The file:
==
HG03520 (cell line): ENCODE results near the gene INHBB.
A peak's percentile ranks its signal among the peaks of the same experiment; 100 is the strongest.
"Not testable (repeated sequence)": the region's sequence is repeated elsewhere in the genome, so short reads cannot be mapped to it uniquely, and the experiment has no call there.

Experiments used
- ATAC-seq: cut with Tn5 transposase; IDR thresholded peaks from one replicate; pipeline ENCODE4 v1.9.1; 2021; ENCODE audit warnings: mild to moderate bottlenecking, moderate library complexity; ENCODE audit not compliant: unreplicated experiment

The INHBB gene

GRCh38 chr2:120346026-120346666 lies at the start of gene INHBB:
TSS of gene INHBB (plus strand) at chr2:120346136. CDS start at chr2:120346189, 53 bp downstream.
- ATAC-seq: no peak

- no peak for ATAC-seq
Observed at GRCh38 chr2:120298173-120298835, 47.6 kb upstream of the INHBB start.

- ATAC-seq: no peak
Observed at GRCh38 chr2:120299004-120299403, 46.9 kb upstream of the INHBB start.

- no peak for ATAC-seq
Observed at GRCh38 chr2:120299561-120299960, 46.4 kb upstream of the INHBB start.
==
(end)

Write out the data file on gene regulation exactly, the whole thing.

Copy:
HG03520 (cell line): ENCODE results near the gene INHBB.
A peak's percentile ranks its signal among the peaks of the same experiment; 100 is the strongest.
"Not testable (repeated sequence)": the region's sequence is repeated elsewhere in the genome, so short reads cannot be mapped to it uniquely, and the experiment has no call there.

Experiments used
- ATAC-seq: cut with Tn5 transposase; IDR thresholded peaks from one replicate; pipeline ENCODE4 v1.9.1; 2021; ENCODE audit warnings: mild to moderate bottlenecking, moderate library complexity; ENCODE audit not compliant: unreplicated experiment

The INHBB gene

GRCh38 chr2:120346026-120346666 lies at the start of gene INHBB:
TSS of gene INHBB (plus strand) at chr2:120346136. CDS start at chr2:120346189, 53 bp downstream.
- ATAC-seq: no peak

- no peak for ATAC-seq
Observed at GRCh38 chr2:120298173-120298835, 47.6 kb upstream of the INHBB start.

- ATAC-seq: no peak
Observed at GRCh38 chr2:120299004-120299403, 46.9 kb upstream of the INHBB start.

- no peak for ATAC-seq
Observed at GRCh38 chr2:120299561-120299960, 46.4 kb upstream of the INHBB start.